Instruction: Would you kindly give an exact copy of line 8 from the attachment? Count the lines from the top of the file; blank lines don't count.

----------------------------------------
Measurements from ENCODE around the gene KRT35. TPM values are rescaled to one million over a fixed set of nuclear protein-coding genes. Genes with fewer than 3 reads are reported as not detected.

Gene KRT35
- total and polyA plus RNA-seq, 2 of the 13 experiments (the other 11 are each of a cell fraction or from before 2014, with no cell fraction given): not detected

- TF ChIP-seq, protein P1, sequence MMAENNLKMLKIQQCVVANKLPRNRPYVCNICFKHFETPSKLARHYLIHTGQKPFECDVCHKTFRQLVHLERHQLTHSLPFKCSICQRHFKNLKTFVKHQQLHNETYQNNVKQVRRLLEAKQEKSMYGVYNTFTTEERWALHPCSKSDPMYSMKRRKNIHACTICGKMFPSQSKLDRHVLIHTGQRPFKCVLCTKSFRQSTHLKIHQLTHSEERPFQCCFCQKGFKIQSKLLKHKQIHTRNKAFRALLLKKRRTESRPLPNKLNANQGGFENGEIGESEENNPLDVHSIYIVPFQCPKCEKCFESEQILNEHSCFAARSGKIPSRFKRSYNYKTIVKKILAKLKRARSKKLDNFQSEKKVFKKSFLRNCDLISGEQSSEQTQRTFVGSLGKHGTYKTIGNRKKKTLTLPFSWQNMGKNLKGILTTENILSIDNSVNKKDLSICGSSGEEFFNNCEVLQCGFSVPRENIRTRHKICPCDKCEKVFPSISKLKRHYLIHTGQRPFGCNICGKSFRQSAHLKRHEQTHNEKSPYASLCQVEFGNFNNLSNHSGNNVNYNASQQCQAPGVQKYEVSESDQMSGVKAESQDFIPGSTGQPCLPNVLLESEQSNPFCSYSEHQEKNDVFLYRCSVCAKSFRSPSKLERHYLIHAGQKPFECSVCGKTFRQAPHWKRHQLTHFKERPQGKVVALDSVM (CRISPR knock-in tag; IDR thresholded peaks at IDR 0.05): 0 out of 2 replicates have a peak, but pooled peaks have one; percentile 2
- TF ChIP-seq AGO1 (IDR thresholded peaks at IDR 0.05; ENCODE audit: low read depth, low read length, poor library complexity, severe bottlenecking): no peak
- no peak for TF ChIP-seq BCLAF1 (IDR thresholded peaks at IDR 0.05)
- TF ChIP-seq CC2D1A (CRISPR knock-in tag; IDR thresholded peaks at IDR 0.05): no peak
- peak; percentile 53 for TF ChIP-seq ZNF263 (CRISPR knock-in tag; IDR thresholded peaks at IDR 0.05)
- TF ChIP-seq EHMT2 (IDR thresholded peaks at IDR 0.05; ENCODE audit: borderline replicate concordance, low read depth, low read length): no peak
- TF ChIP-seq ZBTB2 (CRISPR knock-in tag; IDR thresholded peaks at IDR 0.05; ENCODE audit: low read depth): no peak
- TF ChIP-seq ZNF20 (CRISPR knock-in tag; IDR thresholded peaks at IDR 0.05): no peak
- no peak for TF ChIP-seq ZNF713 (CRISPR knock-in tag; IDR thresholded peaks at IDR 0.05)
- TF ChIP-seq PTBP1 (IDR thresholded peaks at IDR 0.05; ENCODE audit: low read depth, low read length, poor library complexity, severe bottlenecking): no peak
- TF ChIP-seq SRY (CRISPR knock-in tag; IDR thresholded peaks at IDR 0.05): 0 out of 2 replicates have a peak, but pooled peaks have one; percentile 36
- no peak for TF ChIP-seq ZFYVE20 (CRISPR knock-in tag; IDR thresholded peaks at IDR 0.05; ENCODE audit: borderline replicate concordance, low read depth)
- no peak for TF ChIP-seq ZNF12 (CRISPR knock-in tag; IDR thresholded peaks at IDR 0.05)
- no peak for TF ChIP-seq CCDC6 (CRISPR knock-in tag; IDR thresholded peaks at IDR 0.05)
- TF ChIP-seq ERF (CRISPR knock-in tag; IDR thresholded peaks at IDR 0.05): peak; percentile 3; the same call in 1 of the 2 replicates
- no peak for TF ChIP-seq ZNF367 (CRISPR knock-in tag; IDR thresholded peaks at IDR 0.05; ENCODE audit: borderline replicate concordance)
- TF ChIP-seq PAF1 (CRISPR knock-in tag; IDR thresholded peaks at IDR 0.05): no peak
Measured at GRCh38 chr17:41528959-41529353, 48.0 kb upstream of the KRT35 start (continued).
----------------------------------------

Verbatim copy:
- peak; percentile 53 for TF ChIP-seq ZNF263 (CRISPR knock-in tag; IDR thresholded peaks at IDR 0.05)